The idea of a railroad from Alaska to the Canadian provinces has been floated around since the early 20th century, but it recently took a small step towards becoming a reality.
Last week, an agreement was struck between the Alaska Railroad Corporation (ARRC) and the Alaska to Alberta railway development corporation (A2A) that outlines how the two organizations will work together to build a proposed 2,400 kilometre railroad, which would move through the Yukon and British Columbia on its way to Fort McMurray, Alberta.
Under the agreement, the state-owned ARRC will request the right-of-way for state land to be used for the rail. Once it receives the route, it will lease it to A2A, which would build the railroad and fund it themselves. The agreement also allows the railroad to connect with the current Alaska Railroad, which connects to tidewater.
The current proposed route is based on a 2013 study by the Van Horne Institute. Yukon municipalities the railroad would be close to include Pelley Crossing, Carmacks, Faro, Ross River and Watson Lake.
The total cost of the project is estimated at $17 billion ($13 billion US).
Proponents of the railroad argue that it can better connect the Canadian and American economies to Asian markets, that could ship their products to Alaska and have them transported around Canada and the lower 48 states.
“It will make the Cook Inlet Alaska ports the closest ports to Asia, which means that shipping containers to and from Asia could get there faster,” said Mead Treadwell, a consultant with A2A and the former lieutenant governor of Alaska.
“An example I use is that there’s an automobile plant in Windsor, Ont. that’s bringing in automatic transmissions in from Japan. The goods could be unloaded in the Anchorage area and put on a railroad and probably be at the factory before the ship is even unloaded.”
Those in favour argue that it can be used to ship Alberta bitumen to tidewater, effectively acting as an alternative to Vancouver ports. Although Treadwell listed Alberta bitumen as something that could be shipped using the railroad, he highlighted its other potential uses as well.
“A railroad has a diverse set of clients and customers. It could be passengers, it could be containers, it could be ore concentrates, it could be other resources like potash or sulfur carried in cupboard cars,” he said. “A pipeline only carries one product in one direction, and so a railroad can carry products in both directions.”
The project is currently in very early stages and needs to go through multiple approval processes before it can be built. A2A first needs to complete a full project description that outlines where precisely the train will go. This description is expected to be completed by the end of 2019.
Once that’s completed, they’ll then go through an environment assessment from both the U.S. and Canada. Afterwards, the railroad will need to be approved by the Canadian Transportation Board (CTA) and the Surface Transportation Board (STB) in the U.S.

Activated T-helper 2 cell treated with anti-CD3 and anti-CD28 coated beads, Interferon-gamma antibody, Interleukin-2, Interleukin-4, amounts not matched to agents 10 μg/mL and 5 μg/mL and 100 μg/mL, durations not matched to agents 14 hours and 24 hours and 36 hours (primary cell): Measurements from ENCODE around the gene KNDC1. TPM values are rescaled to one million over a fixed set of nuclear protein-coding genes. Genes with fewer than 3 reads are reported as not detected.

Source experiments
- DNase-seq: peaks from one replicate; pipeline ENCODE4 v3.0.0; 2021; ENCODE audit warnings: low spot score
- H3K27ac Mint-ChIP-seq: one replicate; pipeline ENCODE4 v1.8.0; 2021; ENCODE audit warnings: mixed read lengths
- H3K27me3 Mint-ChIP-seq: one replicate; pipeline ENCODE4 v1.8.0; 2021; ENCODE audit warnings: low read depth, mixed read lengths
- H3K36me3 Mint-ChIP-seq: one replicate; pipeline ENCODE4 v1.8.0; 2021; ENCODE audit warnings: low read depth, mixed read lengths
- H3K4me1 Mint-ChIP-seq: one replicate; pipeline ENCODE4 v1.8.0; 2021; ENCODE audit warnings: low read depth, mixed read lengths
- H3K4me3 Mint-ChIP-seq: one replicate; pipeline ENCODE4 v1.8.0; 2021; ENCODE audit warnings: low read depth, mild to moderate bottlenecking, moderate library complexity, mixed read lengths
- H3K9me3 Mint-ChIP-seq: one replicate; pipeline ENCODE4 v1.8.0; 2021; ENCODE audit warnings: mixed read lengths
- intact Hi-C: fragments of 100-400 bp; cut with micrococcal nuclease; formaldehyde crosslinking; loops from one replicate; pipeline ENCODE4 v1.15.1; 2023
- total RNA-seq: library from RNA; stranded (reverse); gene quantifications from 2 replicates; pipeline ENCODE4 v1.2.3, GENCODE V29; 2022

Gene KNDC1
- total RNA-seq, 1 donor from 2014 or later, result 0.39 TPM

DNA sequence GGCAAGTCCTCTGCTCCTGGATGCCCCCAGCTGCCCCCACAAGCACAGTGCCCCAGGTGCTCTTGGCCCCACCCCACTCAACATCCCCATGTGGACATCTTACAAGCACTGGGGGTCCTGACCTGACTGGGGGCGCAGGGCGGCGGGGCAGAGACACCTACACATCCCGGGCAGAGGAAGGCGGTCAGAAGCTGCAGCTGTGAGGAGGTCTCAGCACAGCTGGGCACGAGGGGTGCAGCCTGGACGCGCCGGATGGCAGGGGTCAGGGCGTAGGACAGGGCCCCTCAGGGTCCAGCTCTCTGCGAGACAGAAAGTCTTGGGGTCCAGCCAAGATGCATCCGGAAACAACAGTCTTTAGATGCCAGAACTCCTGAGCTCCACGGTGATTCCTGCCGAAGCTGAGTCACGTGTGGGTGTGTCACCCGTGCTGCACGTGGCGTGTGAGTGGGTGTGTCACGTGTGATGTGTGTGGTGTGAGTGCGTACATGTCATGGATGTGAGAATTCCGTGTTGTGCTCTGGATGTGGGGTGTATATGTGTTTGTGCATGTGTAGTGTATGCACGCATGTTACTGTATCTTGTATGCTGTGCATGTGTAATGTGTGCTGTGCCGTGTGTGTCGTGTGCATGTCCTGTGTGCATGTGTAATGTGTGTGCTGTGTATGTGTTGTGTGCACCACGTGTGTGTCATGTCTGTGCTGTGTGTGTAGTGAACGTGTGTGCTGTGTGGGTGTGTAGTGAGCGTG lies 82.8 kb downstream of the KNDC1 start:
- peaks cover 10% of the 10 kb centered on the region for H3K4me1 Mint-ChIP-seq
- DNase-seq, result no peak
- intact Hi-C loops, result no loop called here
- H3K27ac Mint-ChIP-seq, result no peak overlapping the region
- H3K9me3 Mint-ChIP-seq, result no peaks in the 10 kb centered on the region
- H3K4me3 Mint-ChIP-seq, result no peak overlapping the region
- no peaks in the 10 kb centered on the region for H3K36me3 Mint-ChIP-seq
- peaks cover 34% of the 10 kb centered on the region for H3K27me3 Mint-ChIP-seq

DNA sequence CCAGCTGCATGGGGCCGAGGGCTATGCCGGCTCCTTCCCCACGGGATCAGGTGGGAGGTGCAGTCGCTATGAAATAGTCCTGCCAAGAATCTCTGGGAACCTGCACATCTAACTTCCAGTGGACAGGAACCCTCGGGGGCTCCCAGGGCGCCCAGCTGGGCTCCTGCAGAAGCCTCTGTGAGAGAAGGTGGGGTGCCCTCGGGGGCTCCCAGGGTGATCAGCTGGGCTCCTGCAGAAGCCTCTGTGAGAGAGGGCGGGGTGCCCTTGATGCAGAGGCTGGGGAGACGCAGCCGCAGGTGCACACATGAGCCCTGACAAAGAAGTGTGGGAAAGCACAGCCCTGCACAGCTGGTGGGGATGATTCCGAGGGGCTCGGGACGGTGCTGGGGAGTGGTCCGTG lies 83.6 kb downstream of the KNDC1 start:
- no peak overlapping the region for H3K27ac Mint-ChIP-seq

A presidential permit is also required for the train to cross the Canada-U.S. border. Last April, Alaska governor Mike Dunleavy wrote a letter to U.S. president Donald Trump to request a permit for the railroad.
A2A has also been consulting with both American and Canadian First Nations whose traditional territories are along the proposed route, and they met with the Council of Yukon First Nations two months ago to discuss the project.
Shona Mostyn, communications manager for the Yukon Department of Economic Development, also said that A2A discussed the project with the Yukon government.
“Government of Yukon was one of a number of groups A2A met while they were here in Yukon. They spoke with Government of Yukon officials and gave a high level overview of the project. It’s in very preliminary stages yet and not yet at the point of evaluation,” she said.
Mostyn added that if the railroad were to become a formal project proposal, it would need to be submitted to the Yukon Environmental and Socio-economic Assessment Board for review.
Council of Yukon First Nations Grand Chief Peter Johnston confirmed that A2A met with the council. However, he predicts that the environmental aspects of the project will make it infeasible.
For instance, he warned that it could be dangerous to build mass infrastructure such as a railroad over melting permafrost, which can make the ground unstable.
“We’re going through climate change at a rapid rate, (and) the ground is moving especially where they’re proposing to put this railway,” he said. “That’s why when you build a school in Ross River on permafrost, now 10 years later we’re wondering why it’s moving so much. (It’s) because the ground has been affected.”
Johnston also raised concerns about the railroad’s potential impact on animal habitats and migratory routes.
“All these things are very important to our environment. A dollar is important, but the protection of our environment is probably worth three times as much as that dollar.”
Contact Joshua Azizi at firstname.lastname@example.org